Ongwediva is a town in the Oshana Region in the north of Namibia. It is the district capital of the Ongwediva electoral constituency. As of 2010[update] it had 27,000 inhabitants and covered 4,102 hectares of land. Ongwediva has seven churches, two private schools and 13 government-run schools. Most of the inhabitants speak Oshiwambo.
The Valley of the Leopard
Freedom & Hard Work
|• Mayor||Patricia Kashuupulwa|
|Time zone||UTC+2 (SAST)|
The settlement of Ongwediva was established in the 1960s while Namibia was under South African occupation, in the area of headman Mr Nandjebo Mengela. Its purpose was to serve as a residential area for people employed by businesses and government in Oshakati and Ondangwa. All main educational institutions in the north of Namibia (at that time called the Ovamboland) were situated here.
Economy and developmentEdit
Ongwediva hosts an annual trade fair, the Ongwediva Annual Trade Fair (OATF) since 2000, after one initial trade fair, the Northern Namibia Trade Fair, was held in 1995. Opposite of the open market, there is a shopping mall (Maroela Mall, Mandume Ndemufayo St.).
Ongwediva is an urban area that experiences rapid growth. It had less than 11,000 inhabitants in 2001.
Ongwediva is the second largest entertainment town in Namibia just behind the capital Windhoek. Ongwediva is a fast-growing town in terms of development and status as a second most livable town in Namibia. It also features one of the few private hospitals in Namibia.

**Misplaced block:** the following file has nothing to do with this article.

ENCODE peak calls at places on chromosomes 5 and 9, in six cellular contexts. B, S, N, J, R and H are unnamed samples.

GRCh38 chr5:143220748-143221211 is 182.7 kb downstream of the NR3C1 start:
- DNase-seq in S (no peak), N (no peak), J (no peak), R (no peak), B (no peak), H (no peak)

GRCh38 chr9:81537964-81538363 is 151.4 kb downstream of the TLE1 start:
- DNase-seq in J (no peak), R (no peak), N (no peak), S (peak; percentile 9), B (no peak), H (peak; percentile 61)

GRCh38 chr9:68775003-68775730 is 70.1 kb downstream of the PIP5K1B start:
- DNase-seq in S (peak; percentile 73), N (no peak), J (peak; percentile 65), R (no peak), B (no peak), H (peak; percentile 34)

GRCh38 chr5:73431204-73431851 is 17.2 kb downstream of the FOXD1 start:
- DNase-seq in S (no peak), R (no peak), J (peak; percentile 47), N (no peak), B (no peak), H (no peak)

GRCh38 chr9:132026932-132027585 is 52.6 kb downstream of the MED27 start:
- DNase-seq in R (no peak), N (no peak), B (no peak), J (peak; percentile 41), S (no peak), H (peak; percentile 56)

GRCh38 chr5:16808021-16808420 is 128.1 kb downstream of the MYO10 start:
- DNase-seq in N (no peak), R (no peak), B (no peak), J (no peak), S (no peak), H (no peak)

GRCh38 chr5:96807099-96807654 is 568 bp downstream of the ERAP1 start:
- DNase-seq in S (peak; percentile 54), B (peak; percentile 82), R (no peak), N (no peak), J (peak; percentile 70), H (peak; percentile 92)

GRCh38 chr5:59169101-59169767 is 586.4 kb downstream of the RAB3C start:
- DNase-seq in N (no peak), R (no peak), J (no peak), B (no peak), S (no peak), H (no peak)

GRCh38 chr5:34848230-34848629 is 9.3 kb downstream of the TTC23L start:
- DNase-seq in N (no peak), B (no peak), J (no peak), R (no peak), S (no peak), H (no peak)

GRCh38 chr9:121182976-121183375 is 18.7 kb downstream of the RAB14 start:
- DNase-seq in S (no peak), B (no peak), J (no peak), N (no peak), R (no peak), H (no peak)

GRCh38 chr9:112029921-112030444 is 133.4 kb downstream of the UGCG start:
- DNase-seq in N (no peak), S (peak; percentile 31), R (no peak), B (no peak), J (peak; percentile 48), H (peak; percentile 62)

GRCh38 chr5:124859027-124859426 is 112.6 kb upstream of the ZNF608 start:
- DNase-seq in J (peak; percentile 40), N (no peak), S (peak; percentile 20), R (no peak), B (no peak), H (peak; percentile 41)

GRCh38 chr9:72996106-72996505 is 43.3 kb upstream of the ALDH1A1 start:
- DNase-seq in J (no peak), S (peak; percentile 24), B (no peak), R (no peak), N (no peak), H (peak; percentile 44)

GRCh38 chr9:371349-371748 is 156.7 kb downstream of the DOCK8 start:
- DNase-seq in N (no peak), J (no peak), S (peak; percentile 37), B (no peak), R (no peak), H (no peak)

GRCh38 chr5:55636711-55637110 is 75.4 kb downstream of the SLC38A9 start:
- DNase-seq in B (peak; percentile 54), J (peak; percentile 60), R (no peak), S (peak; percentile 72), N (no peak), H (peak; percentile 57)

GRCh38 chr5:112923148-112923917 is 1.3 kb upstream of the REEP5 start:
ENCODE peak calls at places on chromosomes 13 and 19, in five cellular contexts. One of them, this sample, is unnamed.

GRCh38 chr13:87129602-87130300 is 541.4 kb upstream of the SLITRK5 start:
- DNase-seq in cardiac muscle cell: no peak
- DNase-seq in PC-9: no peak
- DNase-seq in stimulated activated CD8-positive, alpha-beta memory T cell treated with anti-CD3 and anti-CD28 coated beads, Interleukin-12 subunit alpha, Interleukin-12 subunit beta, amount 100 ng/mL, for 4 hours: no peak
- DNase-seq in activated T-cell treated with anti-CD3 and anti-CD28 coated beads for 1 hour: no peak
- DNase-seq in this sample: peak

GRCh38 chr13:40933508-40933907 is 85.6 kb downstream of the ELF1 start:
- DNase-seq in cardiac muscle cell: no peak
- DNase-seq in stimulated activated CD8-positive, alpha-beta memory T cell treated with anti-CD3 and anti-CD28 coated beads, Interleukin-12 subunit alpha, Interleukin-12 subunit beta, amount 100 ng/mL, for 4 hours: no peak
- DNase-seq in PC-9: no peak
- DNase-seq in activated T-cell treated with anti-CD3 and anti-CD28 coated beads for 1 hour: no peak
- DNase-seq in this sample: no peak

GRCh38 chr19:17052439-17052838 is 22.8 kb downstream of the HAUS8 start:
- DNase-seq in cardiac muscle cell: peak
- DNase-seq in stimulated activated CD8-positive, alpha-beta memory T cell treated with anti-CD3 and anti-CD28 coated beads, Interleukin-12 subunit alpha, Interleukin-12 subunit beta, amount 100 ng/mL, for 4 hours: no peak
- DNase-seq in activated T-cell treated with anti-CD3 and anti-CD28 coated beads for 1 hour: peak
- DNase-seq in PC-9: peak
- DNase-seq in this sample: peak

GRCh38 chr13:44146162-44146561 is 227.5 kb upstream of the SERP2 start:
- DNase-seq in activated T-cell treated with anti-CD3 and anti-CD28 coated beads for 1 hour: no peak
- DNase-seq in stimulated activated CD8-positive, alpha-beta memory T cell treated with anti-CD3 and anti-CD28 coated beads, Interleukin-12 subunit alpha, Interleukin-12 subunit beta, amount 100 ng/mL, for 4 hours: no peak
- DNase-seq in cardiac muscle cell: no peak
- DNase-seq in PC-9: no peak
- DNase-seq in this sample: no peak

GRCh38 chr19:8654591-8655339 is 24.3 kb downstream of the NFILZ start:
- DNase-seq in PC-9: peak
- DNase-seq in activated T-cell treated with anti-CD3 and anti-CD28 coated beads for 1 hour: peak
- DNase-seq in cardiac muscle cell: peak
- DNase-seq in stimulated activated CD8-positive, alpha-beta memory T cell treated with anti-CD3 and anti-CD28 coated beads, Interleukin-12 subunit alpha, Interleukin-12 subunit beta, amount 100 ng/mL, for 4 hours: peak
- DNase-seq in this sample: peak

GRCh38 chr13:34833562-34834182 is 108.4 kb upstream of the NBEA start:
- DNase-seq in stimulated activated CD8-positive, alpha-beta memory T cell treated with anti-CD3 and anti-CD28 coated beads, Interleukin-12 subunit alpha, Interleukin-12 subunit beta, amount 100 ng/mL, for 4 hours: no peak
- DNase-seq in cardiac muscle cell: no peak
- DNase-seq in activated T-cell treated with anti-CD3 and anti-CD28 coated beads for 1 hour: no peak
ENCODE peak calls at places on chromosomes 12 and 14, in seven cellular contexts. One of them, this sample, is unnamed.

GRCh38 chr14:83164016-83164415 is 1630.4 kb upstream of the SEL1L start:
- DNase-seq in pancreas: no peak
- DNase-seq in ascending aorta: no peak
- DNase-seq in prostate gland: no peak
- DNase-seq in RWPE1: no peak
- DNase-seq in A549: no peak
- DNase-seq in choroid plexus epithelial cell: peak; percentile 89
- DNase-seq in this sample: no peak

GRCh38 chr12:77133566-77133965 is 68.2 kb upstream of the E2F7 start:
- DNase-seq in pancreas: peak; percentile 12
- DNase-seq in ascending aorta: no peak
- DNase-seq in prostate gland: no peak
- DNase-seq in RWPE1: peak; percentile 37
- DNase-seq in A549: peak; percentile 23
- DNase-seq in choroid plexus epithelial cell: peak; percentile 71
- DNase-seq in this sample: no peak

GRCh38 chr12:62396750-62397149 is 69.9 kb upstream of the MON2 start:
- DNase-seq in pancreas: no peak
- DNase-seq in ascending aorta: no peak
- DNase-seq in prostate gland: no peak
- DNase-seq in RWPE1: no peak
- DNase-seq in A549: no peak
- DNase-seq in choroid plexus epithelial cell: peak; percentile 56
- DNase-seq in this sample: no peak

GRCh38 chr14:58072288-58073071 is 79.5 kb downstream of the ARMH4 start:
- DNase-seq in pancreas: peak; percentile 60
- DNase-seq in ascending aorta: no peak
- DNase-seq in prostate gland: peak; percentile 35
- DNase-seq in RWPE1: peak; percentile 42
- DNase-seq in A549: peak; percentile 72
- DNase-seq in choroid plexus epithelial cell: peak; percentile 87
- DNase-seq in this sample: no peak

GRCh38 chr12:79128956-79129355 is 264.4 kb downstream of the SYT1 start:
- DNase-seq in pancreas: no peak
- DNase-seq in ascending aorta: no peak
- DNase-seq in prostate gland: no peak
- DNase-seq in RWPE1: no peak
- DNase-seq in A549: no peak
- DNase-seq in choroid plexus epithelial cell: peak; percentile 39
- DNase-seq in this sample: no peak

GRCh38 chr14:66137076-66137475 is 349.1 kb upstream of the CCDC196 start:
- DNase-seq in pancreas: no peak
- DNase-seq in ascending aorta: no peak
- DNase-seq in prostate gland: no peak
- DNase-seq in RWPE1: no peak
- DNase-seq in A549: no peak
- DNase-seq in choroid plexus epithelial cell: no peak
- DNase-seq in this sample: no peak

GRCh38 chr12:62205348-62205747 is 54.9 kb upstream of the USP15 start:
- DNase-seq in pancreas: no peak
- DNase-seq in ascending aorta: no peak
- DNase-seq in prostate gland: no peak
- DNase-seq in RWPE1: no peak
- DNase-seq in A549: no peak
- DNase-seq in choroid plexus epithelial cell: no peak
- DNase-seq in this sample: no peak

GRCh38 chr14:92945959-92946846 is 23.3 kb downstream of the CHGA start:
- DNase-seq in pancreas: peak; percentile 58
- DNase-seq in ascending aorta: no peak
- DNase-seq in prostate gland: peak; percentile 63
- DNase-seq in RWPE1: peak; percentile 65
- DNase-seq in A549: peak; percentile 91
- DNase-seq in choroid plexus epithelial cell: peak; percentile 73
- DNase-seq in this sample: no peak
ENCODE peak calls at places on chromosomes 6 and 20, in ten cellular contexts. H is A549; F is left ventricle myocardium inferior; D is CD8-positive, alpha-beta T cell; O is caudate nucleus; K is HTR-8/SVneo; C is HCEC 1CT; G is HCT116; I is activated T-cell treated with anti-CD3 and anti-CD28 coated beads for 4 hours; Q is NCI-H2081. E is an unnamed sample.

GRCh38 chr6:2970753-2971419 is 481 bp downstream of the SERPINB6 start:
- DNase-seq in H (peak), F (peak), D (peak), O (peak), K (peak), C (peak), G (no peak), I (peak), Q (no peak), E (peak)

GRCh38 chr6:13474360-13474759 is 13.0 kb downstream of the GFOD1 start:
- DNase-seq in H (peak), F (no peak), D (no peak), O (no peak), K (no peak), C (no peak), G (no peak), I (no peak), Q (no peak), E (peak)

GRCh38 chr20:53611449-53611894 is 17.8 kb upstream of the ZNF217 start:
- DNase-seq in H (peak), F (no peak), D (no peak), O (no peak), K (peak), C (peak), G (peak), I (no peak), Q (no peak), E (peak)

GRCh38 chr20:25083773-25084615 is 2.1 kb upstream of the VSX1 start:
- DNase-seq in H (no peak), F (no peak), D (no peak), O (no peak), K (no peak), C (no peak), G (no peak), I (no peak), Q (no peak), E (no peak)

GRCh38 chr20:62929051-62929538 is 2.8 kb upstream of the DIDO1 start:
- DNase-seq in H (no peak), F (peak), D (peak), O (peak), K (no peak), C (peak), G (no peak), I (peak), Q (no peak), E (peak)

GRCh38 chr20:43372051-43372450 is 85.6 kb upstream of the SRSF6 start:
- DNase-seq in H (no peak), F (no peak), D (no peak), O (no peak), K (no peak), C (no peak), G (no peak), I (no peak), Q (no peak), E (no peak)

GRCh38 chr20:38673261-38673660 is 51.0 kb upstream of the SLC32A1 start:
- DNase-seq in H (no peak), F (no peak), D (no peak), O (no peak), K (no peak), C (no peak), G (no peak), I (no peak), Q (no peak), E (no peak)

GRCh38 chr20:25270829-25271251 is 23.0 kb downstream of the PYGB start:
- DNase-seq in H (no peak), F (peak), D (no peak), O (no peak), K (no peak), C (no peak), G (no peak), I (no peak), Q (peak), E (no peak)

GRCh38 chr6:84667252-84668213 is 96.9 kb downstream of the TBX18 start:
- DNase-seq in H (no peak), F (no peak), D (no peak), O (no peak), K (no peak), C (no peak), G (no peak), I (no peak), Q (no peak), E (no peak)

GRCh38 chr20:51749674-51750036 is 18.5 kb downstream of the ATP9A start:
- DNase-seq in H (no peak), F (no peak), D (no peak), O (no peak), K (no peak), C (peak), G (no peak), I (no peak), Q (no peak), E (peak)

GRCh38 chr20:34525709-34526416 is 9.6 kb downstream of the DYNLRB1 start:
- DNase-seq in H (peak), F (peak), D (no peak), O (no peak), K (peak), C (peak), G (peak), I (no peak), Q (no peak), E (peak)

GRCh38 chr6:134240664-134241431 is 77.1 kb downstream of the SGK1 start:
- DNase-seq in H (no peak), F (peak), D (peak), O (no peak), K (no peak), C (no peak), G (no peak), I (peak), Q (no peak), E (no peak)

Oshana Region, to which Ongwediva belongs, is a stronghold of Namibia's ruling SWAPO party. In the 2015 local authority election SWAPO won by a landslide (2,264 votes) and gained all seven council seats. The Rally for Democracy and Progress (RDP) also ran but gained only 166 votes.
There are currently only two high schools in Ongwediva, Mweshipandeka High School and Gabriel Taapopi SSS. There are also five primary schools. The newly created Faculty of Engineering and Information Technology of the University of Namibia is based in Ongwediva, and started its first official academic year in 2009. There is also an educational college for teachers.
- "Ongwediva Mayor welcomes visitors". Namibian Sun. 1 September 2010. Retrieved 3 February 2011.
- "Table 4.2.2 Urban population by Census years (2001 and 2011)" (PDF). Namibia 2011 - Population and Housing Census Main Report. Namibia Statistics Agency. p. 39. Retrieved 24 August 2016.
- "Location". Ongwediva Town Council. Retrieved 30 December 2010.
- "Historical background". Ongwediva Town Council. Retrieved 30 December 2010.
- "Ongwediva Annual Trade Fair, About us". Ongwediva Town Council. Retrieved 30 December 2010.
- Republic of Namibia 2001 Population and Housing Census (Basic Analysis with Highlights ed.). Windhoek: Central Bureau of Statistics, National Planning Commission. July 2003. p. 21. ISBN 0-86976-614-7.
- "Informante". www.informante.web.na. Retrieved 2018-06-14.
- "Know Your Local Authority". Election Watch (3). Institute for Public Policy Research. 2015. p. 4.
- "Local elections results". Electoral Commission of Namibia. 28 November 2015. p. 6. Archived from the original on 10 December 2015.